Rockâ€™s â€œsing-alongâ€ promos were so popular that appreciative fans literally forced a face-turn for the heel version of his character. Famous lines like â€œif ya smellllllll what the Rock is cookingâ€, â€œFinally, the Rock has come back to [city/town]â€¦â€, and â€œit doesnâ€™t matterâ€¦â€ were crowd favorites night after night. He often delivered the scary-yet-funny threat to opponents in which he would pick an object, â€œshine it up real nice, turn that sumbitch sideways, and stick it straight up [their] candy ass!â€ or perhaps heâ€™d â€œlayeth the Smacketh down on [their] roody-poo, candy ass!â€
The Rock always seemed to be one step ahead of everyone, including the promoter signing his paychecks. It was almost as if he would wink imperceptibly at the viewers during his promos, letting them know that while he was well aware this was all a bit silly, he was going to do everything in his power to make it highly entertaining. And he never disappointed. To this day, if the Rock were to appear on WWE television, millions around the world would pop in a mark-out moment of glory.
When I think of the Rock, I automatically think of the highest grossing wrestler in the history of the business, Stone Cold Steve Austin. Austin and the Rock were linked throughout their WWF tenures, and had some classic verbal confrontations to go along with their fantastic in-ring rivalry. From the moment Austin won the King of the Ring tournament way back in 1996 (has it REALLY been that long?) and spouted his infamous â€œAustin 3:16 says I just whipped your assâ€ line, it was clear that this highly skilled wrestler was also a great promo.
Actually, his mic proficiency became evident between his WCW and WWF runs, in the original ECW, but fewer fans got the opportunity to view those outstanding moments at the time. Austinâ€™s everyman approach and angry demeanor made a lot of fans admire him. Hell, how many of us have had at least one pretentious boss weâ€™d love to kick in the gut, pour beer on, and give the middle finger? Austin got to tell off his employer, Vince McMahon, in some of the most creative and outlandish ways, building a cult following that still goes crazy today whenever he makes one of his sporadic appearances.
â€œThatâ€™s the bottom line, because Stone Cold said soâ€ is one of those phrases wrestling fans wonâ€™t soon forget. Unfortunately, his What? catchphrase, although painfully popular, was perverted into a stupid joke by unimaginative fans. It started intense and serious, but crowds the world over simply would not let it go, and chanted it far too often and at inappropriate times. I guess you canâ€™t win â€˜em allâ€¦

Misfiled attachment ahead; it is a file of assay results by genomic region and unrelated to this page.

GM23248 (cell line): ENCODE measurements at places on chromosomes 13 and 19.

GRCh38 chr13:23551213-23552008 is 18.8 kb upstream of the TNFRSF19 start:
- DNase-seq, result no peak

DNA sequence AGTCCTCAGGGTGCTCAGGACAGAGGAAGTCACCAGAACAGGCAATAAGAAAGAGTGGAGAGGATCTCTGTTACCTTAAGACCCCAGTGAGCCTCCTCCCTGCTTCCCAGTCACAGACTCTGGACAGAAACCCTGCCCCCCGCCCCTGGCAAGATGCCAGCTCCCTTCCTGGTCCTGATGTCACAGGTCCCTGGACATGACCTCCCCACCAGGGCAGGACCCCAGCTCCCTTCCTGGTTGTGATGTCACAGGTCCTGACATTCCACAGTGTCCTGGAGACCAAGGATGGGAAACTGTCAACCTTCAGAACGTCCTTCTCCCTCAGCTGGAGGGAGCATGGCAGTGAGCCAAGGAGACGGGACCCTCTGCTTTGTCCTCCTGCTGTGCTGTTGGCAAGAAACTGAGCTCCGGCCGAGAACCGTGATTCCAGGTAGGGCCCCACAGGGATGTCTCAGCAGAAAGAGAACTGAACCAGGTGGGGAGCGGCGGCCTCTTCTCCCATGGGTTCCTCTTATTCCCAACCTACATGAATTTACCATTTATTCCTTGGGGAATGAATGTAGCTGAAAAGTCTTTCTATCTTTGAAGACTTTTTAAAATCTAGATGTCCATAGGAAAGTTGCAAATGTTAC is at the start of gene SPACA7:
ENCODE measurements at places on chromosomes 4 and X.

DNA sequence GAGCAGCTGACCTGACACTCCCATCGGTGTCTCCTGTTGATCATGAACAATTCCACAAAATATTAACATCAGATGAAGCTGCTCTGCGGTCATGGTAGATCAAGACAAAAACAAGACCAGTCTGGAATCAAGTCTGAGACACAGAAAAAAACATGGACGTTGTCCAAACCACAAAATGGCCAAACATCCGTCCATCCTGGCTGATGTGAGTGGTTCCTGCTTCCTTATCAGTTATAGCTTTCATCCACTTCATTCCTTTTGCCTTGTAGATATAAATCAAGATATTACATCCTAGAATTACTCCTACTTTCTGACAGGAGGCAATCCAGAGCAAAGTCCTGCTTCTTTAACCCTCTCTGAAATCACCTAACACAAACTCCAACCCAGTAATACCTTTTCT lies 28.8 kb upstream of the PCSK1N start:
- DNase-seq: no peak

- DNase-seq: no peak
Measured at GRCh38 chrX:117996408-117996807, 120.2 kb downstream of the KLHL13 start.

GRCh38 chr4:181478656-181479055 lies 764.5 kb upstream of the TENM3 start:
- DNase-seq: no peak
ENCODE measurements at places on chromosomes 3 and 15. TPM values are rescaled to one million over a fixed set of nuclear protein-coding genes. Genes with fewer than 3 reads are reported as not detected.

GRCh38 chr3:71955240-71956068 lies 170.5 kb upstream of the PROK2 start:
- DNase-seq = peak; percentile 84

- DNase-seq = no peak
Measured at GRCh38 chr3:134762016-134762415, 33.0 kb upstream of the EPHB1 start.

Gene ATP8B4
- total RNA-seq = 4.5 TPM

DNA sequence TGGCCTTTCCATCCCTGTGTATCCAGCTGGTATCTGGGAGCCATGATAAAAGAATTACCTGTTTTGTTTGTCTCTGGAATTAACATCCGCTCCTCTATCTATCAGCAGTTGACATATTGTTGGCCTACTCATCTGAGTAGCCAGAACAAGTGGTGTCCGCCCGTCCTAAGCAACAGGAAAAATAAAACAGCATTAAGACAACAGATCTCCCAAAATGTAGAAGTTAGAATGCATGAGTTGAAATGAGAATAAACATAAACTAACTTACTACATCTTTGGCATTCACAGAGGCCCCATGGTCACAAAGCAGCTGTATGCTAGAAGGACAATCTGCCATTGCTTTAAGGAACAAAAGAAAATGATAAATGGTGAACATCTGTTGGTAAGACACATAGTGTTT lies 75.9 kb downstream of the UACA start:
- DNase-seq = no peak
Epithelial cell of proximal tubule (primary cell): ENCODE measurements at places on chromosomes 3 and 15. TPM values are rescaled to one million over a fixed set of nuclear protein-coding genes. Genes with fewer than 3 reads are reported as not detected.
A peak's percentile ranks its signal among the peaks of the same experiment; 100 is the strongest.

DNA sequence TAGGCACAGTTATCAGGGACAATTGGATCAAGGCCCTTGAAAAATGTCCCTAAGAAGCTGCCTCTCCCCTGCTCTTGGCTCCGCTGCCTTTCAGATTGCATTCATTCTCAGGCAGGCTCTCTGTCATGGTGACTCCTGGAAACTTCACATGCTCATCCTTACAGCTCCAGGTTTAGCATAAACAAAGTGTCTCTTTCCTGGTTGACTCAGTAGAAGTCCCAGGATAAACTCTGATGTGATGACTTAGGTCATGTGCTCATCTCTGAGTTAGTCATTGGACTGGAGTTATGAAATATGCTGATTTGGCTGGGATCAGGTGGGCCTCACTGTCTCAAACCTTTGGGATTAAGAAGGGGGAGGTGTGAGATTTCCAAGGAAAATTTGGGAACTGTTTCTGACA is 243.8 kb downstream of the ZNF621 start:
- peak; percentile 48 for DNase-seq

Well before the days of Austin, Rock, and Foley, Superstar Billy Graham liked to rhyme, creating such noteworthy gems as, â€œIâ€™m the man of the hour, the man with the power, too sweet to be sourâ€, and â€œI lift barbell plates, I eat t-bone steaks, and Iâ€™m sweeter than a German chocolate cake. How much of me can you take?â€ He also considered himself â€œthe reflection of perfection, the number one selectionâ€, and â€œwomenâ€™s pet but menâ€™s regret.â€ According to the Superstar, â€œWhat you see is what you get, and what you donâ€™t is better yet.â€ If wrestling t-shirts had been as popular during Grahamâ€™s run in the 1970s as they became later, he would have had all of these phrases on different shirts, and he likely would have made a lot of money from their sales.
Iâ€™m not certain, but Graham may have also coined another favorite phrase of mine, â€œ200 pounds of twisted steel and sex appealâ€, but that might have come from Sputnick Munroe. Itâ€™s hard to be sure who created what. Another favorite I canâ€™t confirm credit for is, â€œI am every motherâ€™s nightmare and every school girlâ€™s dream.â€ These bouncy catchprases roll off the tongue, look good on merchandise, and help the fans remember a particular performer among a veritable parade of wrestlers. Again, that means they care, and if they care, they pay.
Other notable mic men (there are so many, I might be forced to revisit this topic soon) include Chris Jericho, Dusty Rhodes, Edge and Christian, Hulk Hogan, and the Macho Man Randy Savage. They each brought something unique to the art of the promo, and always displayed a certain quality lacked by their peers. I think a lot of the bland wrestling personalities on television these days could greatly benefit by watching old video footage of these folks, although some obviously have the gift of gab, like Santino Marella. I also find Matt Striker to be a fair promo, and of course, ROHâ€™s Larry Sweeney is a genius, although heâ€™s technically only on tv during pay-per-views.
When a wrestler can talk the talk on the mic and walk the walk between the ropes, they have the total package and can do it all in the industry. It takes a special kind of person to possess athletic talent, timing, toughness and ring generalship. Finding one with all that plus a great personality, creativity, and comfort in front of thousands of live fans and millions watching at home is a daunting task. But we, the devoted wrestling fans, will never forget the few who had it all.
We now return you to your regularly scheduled reality.
p.s. â€“ “His mother should have thrown him away and kept the stork.” – Mae West